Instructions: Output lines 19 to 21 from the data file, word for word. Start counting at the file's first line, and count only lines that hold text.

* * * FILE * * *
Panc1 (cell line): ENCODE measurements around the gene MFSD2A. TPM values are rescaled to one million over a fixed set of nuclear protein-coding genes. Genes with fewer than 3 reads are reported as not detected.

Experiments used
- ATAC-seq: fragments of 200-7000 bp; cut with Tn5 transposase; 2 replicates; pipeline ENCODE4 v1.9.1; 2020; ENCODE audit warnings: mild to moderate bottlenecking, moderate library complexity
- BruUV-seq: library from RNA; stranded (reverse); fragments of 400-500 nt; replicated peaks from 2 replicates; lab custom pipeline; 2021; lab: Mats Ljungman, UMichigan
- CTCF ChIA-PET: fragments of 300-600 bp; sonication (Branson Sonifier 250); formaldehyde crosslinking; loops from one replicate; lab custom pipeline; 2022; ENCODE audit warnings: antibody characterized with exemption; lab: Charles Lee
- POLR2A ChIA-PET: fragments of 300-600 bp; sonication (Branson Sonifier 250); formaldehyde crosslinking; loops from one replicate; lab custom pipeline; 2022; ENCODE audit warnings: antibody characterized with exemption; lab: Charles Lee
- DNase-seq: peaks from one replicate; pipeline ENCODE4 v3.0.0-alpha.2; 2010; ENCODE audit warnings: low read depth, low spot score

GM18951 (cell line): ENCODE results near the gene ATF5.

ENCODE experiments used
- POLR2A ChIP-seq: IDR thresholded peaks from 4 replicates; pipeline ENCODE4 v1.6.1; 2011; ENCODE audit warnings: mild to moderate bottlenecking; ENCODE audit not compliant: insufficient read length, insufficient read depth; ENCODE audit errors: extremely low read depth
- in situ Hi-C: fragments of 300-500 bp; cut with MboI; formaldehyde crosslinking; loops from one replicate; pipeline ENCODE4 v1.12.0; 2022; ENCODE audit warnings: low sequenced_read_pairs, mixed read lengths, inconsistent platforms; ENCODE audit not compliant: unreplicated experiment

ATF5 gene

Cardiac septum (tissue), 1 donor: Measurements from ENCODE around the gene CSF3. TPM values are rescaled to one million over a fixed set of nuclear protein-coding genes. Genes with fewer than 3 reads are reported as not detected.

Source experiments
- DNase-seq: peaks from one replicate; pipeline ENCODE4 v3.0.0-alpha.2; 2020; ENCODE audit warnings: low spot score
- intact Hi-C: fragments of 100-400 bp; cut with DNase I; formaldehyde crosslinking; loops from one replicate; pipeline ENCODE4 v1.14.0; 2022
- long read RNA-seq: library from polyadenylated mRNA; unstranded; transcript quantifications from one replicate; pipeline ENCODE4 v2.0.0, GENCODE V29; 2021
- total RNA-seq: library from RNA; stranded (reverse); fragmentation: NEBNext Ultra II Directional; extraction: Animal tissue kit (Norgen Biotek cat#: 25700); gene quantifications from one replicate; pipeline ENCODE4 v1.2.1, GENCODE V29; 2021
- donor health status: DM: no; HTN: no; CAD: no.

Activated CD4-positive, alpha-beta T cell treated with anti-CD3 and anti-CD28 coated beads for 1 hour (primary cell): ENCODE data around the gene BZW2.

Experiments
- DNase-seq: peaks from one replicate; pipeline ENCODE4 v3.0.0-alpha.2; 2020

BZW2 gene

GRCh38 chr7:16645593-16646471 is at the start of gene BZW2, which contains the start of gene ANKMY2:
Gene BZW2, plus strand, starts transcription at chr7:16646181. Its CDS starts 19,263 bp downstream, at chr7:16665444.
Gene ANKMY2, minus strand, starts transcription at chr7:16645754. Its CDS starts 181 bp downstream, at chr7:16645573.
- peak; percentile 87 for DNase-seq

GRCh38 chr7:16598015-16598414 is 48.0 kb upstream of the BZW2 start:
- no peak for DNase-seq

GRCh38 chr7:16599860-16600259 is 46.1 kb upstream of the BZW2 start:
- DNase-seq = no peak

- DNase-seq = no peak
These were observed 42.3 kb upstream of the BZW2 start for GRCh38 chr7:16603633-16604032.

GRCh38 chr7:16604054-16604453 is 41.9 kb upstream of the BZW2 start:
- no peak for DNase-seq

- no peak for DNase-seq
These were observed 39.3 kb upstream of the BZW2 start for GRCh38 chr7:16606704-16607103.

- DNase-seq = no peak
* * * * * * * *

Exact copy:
- donor health status: DM: no; HTN: no; CAD: no.

Activated CD4-positive, alpha-beta T cell treated with anti-CD3 and anti-CD28 coated beads for 1 hour (primary cell): ENCODE data around the gene BZW2.

Experiments